Talking about your loss, again and again.
In wrongful death cases that involve medical malpractice or negligence by nursing homes, there is one thing that stands out as the most difficult for family members – having to relive their loss over and over during the case. Unfortunately, it’s unavoidable. But it’s also manageable, and here are some ideas to make it more manageable.
1. Remember your purpose.
Money, unfortunately, is the only thing a jury or judge can award you in a medical negligence or nursing home malpractice case. It is important to remember what that money represents – your loss. In Virginia, damages in a wrongful death action go to statutory beneficiaries based on categories that include “sorrow, mental anguish, and solace which may include society, companionship, comfort, guidance, kindly offices and advice of the decedent.” Virginia Code § 8.01-52. That is the fancy way of saying you can recover for how the death of your family member has affected you, for what you have lost.
So, during a lawsuit, the purpose of having to relive all the ways that the loss of your family member has affected you is to help the factfinder really understand your loss. Yes, the loss is difficult to express, but the way to hold the doctor, hospital, or nursing home responsible requires that you articulate that loss, despite how uncomfortable that can be.
I say you will have to relive the loss over and over because there are multiple points in time during a lawsuit when someone will ask you about it. In the beginning, your own attorneys will have to ask you to be sure they understand every relevant aspect of the case. After a lawsuit is filed, the defendant’s attorney will have the opportunity to ask you about your loss, both in written and oral questions. If you attempt to settle the case through mediation, your loss will be on display again. And then, if you go to trial, you will have to talk about it in preparation for trial and at trial. In addition to that, the litigation itself will probably just remind you.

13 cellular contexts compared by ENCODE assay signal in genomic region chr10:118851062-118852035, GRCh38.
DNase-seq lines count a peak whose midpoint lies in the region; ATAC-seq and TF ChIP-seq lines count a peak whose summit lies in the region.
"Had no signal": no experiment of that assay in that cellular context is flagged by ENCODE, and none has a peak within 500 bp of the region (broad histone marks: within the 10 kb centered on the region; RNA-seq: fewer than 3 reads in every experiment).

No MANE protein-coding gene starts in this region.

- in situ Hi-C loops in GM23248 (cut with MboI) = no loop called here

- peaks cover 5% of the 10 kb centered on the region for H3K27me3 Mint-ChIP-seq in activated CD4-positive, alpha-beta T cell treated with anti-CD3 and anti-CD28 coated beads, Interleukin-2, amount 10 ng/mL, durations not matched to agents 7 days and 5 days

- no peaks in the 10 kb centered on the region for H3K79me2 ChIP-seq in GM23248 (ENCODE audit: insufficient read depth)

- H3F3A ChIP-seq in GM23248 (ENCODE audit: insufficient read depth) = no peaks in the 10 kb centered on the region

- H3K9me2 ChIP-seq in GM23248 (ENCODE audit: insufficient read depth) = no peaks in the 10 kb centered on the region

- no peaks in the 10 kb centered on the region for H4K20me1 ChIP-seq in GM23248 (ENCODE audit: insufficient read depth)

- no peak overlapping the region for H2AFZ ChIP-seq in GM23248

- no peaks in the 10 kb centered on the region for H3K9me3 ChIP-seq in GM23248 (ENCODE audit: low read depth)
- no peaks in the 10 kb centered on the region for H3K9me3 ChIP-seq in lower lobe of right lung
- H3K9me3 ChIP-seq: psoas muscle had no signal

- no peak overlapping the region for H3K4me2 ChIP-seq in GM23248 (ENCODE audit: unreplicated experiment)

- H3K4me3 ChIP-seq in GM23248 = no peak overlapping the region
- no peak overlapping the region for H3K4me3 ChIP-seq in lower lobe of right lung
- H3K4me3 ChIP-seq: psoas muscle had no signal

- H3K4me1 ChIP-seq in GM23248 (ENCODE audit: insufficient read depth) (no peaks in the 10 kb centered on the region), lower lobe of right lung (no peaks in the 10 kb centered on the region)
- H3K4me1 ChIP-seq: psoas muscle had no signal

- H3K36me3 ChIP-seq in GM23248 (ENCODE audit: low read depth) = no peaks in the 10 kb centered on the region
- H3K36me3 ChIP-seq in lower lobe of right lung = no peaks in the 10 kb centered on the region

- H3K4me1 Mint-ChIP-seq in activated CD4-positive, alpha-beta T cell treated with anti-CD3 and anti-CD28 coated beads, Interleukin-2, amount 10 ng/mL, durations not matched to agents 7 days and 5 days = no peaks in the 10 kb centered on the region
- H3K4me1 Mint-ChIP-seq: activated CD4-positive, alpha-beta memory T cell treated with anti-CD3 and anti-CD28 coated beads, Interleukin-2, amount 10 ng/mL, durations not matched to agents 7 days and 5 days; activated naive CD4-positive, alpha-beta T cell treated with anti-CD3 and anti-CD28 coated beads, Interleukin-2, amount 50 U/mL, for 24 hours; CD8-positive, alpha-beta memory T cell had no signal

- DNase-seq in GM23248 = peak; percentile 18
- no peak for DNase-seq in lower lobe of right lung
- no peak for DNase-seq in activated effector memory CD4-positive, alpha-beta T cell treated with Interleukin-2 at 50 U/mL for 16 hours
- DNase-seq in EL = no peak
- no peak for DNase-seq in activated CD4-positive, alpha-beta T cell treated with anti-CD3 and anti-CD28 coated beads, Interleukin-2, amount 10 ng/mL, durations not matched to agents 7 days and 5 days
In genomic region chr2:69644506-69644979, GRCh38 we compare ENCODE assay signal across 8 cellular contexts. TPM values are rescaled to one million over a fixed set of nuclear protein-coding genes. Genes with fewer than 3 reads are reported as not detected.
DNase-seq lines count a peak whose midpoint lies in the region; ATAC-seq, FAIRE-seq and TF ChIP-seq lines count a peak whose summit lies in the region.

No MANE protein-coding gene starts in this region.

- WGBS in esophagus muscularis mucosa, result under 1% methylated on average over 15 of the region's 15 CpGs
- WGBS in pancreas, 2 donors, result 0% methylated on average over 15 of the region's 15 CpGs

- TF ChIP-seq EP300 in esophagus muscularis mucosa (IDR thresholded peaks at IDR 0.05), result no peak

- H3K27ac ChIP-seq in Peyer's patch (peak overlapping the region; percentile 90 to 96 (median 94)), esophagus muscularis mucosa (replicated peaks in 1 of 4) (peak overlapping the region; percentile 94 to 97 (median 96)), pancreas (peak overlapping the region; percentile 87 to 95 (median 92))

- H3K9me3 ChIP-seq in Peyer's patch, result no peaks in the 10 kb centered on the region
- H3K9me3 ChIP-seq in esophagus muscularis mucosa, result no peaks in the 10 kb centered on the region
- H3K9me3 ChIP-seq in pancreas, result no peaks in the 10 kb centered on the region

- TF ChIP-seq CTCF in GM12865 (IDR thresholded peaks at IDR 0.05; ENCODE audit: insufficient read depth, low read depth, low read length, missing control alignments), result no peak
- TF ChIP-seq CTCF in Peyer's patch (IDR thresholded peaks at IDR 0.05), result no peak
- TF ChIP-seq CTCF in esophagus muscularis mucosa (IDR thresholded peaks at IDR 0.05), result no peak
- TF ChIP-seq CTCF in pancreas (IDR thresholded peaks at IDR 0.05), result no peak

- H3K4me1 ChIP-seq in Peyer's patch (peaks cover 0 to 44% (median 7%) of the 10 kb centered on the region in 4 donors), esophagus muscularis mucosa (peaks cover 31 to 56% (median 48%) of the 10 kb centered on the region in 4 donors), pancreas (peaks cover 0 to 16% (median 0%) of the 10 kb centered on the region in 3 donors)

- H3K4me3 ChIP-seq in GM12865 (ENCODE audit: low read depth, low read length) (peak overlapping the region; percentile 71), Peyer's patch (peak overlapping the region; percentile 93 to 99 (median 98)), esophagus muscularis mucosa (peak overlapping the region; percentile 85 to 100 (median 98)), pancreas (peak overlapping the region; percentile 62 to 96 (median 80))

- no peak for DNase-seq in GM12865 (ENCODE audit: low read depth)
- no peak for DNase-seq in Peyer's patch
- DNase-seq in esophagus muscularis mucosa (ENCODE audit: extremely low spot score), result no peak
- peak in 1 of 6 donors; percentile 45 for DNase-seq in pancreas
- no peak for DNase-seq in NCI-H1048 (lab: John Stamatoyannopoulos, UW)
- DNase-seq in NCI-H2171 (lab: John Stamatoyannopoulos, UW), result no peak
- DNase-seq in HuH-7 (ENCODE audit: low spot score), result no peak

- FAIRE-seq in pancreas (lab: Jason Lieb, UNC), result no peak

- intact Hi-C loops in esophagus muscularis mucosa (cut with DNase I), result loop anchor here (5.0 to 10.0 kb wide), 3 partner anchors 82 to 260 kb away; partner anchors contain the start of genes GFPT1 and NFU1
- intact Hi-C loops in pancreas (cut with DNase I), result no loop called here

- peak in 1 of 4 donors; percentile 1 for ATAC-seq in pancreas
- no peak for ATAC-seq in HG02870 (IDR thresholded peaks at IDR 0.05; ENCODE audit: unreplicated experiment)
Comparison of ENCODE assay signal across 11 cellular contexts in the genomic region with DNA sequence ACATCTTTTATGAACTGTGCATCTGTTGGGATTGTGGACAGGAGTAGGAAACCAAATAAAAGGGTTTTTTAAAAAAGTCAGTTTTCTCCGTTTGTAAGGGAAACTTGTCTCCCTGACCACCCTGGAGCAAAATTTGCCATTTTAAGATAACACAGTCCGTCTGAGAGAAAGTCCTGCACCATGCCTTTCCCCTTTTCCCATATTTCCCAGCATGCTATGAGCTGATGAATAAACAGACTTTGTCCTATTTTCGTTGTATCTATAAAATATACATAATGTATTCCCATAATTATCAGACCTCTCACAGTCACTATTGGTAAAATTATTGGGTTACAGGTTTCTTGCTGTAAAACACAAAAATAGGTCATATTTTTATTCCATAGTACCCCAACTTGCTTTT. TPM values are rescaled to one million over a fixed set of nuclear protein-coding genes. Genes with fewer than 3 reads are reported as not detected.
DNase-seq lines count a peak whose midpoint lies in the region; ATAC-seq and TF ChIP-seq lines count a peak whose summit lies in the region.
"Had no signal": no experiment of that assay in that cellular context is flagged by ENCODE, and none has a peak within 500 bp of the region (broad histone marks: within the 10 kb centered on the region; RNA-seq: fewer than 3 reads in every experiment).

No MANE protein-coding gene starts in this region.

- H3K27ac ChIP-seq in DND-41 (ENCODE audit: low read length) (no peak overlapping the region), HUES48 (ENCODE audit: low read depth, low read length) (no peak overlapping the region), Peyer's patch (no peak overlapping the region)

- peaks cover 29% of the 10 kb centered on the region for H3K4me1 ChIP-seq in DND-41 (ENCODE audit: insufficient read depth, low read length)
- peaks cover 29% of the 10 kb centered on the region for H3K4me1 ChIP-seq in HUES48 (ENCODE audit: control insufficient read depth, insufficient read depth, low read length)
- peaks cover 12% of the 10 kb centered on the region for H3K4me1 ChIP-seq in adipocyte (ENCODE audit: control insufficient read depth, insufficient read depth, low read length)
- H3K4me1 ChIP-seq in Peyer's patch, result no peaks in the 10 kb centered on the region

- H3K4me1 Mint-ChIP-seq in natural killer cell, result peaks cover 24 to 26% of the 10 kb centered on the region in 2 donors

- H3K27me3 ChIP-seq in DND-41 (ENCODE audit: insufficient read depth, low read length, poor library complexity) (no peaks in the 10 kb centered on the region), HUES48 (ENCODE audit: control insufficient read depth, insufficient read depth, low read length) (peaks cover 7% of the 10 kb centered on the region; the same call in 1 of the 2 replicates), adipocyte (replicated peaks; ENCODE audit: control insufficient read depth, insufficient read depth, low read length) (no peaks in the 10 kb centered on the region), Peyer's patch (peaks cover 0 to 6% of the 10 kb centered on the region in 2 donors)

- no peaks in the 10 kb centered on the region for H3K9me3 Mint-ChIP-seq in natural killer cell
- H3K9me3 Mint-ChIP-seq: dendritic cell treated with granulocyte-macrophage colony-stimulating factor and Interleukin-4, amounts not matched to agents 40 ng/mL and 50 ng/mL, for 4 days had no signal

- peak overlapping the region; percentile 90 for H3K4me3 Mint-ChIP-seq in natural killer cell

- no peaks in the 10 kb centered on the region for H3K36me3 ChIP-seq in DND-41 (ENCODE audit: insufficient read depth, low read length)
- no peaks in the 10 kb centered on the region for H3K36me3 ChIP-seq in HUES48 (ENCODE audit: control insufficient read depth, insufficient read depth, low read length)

So how do you brace yourself for that? Prepare. Ask your lawyer questions about what to expect and when you will need to talk about things. Give yourself space and time in advance of those moments to reflect and prepare. For some people, a walk or bike ride clears the mind. For others, a good meal with family or talking with close friends will help. Whatever it is, identify it and do it. Set yourself up to minimize the potential stress.
3. Give yourself permission to grieve (again).
Not only will you have to talk about very personal things many times, but you will have to do it in front of strangers and near strangers. Many of us have a natural tendency to hide our grieving from most people, especially strangers. Grieving, after all, is usually such a private thing. In this setting, however, your grief empowers you. It adds value, depth, sincerity, and meaning to your case. Give yourself permission to grieve.
It’s easier said than done, but try to flip the script and see the positive in talking about your loss. Look at it as an opportunity rather than a burden – an opportunity to share the beautiful memories you have with anyone who cares to listen and to strengthen your own connection to those memories.
As Lois Lowry writes in The Giver, “The worst part of holding the memories is not the pain. It’s the loneliness of it. Memories need to be shared.” So share yours.
Lauren E. Davis at Frith & Ellerman Law Firm in Roanoke, Virginia is an experienced personal injury, medical malpractice, and nursing home negligence attorney serving Virginia.
Learn more about our services at www.frithlawfirm.com or call us at (540)985-0098.